The New Yorker:

Hassan Fazili is an Afghan refugee under maximum duress, fleeing the eye of the Taliban and seeking asylum for himself and his family in the face of unbending bureaucracies. He is also, inexorably, a filmmaker. It might be said that his cinematic vision, his intellectual gesture in carving the frame, afflicts him throughout his three-year, thirty-five-hundred-mile flight from Afghanistan to Germany. During the thesis scene of his shattering new documentary, “Midnight Traveler,” he laments, in voice-over, that he hates the cinema. “The harder life was for us, the stronger the images were,” Fazili said, earlier this year, in an interview with Filmmaker magazine. The avarice of the artist can be terrible, and terribly sustaining. For persecuted artists, it is also the conduit through which they may leave their trace, may survive.

For Fazili, it had been a modest, modern artist’s life. Self-taught, he worked in theatre, television, and film, as a director and a cinematographer. He also helped his wife, Fatima Hussaini—who, like many Afghan women, had not been allowed to attend school—in her own filmmaking. A candid partnership formed out of the gendered tensions of their marriage. In Fazili’s silent short film, “Mr. Fazili’s Wife,”from 2011, Hussaini plays an abandoned wife struggling to provide for her young daughter, who is played by Nargis Fazili, the couple’s firstborn. The film, which Fazili has said he wrote during a time when he had considered separating from Hussaini, potently critiques the patriarchal economics that tether the security of women to the whims of men.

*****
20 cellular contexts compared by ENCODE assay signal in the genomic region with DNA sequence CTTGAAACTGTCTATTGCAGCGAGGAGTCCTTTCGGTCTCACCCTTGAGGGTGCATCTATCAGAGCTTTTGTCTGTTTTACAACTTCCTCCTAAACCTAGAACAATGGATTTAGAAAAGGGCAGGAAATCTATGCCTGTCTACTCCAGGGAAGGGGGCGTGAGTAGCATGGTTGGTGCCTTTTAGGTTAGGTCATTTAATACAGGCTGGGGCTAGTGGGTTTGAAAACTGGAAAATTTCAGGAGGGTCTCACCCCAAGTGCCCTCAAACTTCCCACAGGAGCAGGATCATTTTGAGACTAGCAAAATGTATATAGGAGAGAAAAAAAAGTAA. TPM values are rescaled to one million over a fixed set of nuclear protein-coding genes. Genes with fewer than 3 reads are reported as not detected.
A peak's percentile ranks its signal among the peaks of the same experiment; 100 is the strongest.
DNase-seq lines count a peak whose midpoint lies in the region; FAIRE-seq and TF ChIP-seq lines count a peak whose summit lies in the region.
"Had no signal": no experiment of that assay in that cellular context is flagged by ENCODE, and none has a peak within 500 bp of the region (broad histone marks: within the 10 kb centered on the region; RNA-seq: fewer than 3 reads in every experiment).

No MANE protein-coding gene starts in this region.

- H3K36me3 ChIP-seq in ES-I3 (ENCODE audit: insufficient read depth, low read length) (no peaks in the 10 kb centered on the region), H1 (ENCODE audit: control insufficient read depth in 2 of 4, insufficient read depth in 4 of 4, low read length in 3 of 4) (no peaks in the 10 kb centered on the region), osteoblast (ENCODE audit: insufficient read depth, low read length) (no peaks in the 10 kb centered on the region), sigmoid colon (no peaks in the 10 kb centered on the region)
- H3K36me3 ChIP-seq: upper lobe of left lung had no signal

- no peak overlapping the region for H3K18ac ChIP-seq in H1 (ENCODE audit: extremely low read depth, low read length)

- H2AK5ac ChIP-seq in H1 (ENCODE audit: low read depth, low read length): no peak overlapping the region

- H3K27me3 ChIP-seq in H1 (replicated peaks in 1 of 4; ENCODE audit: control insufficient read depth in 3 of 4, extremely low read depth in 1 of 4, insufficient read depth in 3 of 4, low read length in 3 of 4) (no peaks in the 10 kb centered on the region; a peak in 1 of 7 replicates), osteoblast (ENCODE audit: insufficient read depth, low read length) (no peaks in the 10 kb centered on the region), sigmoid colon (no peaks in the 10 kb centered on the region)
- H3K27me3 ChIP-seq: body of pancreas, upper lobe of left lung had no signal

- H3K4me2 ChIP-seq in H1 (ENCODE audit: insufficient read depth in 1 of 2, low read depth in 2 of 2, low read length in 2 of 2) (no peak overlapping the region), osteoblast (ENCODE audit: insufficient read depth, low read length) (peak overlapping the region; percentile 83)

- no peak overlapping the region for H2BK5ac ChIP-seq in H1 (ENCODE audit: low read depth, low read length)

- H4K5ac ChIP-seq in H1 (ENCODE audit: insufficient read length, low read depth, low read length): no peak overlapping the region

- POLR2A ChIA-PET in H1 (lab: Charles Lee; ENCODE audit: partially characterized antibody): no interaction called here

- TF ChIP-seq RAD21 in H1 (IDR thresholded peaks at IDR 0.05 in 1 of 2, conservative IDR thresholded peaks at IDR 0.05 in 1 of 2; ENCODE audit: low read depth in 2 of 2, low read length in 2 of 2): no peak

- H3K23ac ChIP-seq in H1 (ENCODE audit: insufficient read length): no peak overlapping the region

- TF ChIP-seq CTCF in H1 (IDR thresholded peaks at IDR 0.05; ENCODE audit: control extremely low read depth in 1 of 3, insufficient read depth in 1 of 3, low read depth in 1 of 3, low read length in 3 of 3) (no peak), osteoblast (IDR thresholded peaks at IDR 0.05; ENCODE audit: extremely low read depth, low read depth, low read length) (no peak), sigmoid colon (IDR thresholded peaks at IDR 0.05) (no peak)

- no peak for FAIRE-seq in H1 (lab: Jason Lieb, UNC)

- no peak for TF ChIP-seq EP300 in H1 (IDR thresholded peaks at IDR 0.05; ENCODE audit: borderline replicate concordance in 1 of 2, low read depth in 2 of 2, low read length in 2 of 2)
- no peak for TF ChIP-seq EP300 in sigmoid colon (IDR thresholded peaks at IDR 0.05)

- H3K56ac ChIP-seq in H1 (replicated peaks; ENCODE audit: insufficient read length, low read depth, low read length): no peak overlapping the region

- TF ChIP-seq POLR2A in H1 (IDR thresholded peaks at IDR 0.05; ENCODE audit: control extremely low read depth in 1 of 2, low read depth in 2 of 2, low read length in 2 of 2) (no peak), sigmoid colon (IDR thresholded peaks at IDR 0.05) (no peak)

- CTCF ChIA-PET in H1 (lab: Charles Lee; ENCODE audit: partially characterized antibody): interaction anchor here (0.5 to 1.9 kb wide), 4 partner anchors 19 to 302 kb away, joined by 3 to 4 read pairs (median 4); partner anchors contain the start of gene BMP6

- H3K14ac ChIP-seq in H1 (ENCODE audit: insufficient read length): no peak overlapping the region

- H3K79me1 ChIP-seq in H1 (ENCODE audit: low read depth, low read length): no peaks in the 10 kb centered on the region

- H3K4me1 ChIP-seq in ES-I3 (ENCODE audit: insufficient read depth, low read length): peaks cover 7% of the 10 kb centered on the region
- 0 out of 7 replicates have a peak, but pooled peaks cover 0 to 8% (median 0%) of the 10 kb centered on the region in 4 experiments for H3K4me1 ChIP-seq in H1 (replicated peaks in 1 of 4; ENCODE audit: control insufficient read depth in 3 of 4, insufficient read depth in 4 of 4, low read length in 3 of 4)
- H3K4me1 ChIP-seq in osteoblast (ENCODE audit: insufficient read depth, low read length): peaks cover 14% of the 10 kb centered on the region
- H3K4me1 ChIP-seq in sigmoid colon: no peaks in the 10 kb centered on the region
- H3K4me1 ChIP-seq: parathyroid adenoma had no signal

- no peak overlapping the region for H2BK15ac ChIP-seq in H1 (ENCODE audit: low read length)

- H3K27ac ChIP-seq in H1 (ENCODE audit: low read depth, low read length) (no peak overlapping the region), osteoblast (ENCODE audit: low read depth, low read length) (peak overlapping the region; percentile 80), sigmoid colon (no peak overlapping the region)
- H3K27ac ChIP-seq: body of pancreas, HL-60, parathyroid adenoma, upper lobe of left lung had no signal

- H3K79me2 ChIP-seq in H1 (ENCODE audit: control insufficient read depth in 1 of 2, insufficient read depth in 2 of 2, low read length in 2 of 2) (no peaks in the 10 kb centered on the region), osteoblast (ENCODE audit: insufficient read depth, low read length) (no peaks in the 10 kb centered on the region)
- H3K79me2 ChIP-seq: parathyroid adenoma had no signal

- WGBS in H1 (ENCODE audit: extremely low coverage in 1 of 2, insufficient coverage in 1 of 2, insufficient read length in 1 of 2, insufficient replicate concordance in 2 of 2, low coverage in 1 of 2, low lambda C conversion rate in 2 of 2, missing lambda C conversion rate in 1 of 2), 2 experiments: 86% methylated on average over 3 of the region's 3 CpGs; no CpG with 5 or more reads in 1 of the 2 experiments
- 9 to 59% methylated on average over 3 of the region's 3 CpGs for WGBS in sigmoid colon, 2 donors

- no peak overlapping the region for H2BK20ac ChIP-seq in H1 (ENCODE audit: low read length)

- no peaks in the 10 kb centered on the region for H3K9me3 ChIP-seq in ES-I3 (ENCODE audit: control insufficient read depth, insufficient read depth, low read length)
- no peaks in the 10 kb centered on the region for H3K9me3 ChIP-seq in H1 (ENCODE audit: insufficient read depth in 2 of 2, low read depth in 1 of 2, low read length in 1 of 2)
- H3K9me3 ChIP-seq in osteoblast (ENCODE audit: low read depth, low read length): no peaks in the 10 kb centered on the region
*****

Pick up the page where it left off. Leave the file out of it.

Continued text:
“Midnight Traveler” opens with home-video footage of the family in Kabul, where they lived until 2015. There, Fazili and Hussaini associated with other young Afghan students, media workers, and artists, who rejected the country’s conservatism. They were the co-proprietors of Kabul’s Art Café and Restaurant, one of many social venues that provided something like private, political sanctuary for young people, especially women, forming their ideas of social autonomy. There, balladeers could sing protest songs, women could smoke hookah next to men, and cubicles provided space where the devout could retire to pray. But the café became a target of conservative Muslim clergy, who declared it a breeder of Western ideology that would upend Afghan tradition. After a clergy-organized boycott and a police raid, Fazili and Hussaini were forced to close down.

“Midnight Traveler” takes place in this aftermath. It’s 2016, and the family, who by now have grown by one, with the birth of little Zahra, is in Tajikistan, where they have been living for fourteen months. Fazili is eating a meal on the steps of the home at which they have taken refuge. Ants swirl at his feet, and he greets them as friendly visitors. Hussaini scolds him, and Fazili responds, “They’re living beings. They have a right to breathe, to walk, to live.” (The family speaks Afghan Persian. English, Bulgarian, and Turkish are also spoken in the film.) The family left Afghanistan, Fazili explains, because Fazili had directed a documentary about Mullah Tur Jan, a former Taliban commander who had renounced the cause. After the film aired on Afghan television, Mullah Tur Jan was murdered, and an acquaintance informed Fazili that a bounty had been placed on his head. The family fled to Tajikistan seeking asylum, but the Tajik government has informed them that they can no longer stay.

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